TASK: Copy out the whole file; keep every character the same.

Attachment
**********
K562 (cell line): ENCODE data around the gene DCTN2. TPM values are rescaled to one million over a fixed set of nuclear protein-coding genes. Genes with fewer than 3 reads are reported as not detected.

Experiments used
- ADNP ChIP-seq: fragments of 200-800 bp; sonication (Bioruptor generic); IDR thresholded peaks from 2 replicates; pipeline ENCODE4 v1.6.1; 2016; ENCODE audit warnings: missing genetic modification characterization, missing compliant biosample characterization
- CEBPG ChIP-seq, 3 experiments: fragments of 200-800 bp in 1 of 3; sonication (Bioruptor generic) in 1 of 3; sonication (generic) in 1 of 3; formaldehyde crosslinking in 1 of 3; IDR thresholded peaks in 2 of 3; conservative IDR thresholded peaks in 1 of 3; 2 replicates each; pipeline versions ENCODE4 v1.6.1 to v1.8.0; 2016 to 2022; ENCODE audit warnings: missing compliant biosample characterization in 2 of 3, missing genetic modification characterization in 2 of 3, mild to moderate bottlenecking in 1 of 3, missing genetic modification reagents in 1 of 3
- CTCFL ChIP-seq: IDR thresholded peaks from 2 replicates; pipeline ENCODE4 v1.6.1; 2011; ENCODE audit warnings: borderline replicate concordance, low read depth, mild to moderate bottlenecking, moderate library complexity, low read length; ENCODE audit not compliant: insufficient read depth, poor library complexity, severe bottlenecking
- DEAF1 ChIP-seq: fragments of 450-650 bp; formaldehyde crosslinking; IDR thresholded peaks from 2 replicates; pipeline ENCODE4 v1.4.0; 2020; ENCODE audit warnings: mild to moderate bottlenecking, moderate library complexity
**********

K562 (cell line): ENCODE data around the gene DCTN2. TPM values are rescaled to one million over a fixed set of nuclear protein-coding genes. Genes with fewer than 3 reads are reported as not detected.

Experiments used
- ADNP ChIP-seq: fragments of 200-800 bp; sonication (Bioruptor generic); IDR thresholded peaks from 2 replicates; pipeline ENCODE4 v1.6.1; 2016; ENCODE audit warnings: missing genetic modification characterization, missing compliant biosample characterization
- CEBPG ChIP-seq, 3 experiments: fragments of 200-800 bp in 1 of 3; sonication (Bioruptor generic) in 1 of 3; sonication (generic) in 1 of 3; formaldehyde crosslinking in 1 of 3; IDR thresholded peaks in 2 of 3; conservative IDR thresholded peaks in 1 of 3; 2 replicates each; pipeline versions ENCODE4 v1.6.1 to v1.8.0; 2016 to 2022; ENCODE audit warnings: missing compliant biosample characterization in 2 of 3, missing genetic modification characterization in 2 of 3, mild to moderate bottlenecking in 1 of 3, missing genetic modification reagents in 1 of 3
- CTCFL ChIP-seq: IDR thresholded peaks from 2 replicates; pipeline ENCODE4 v1.6.1; 2011; ENCODE audit warnings: borderline replicate concordance, low read depth, mild to moderate bottlenecking, moderate library complexity, low read length; ENCODE audit not compliant: insufficient read depth, poor library complexity, severe bottlenecking
- DEAF1 ChIP-seq: fragments of 450-650 bp; formaldehyde crosslinking; IDR thresholded peaks from 2 replicates; pipeline ENCODE4 v1.4.0; 2020; ENCODE audit warnings: mild to moderate bottlenecking, moderate library complexity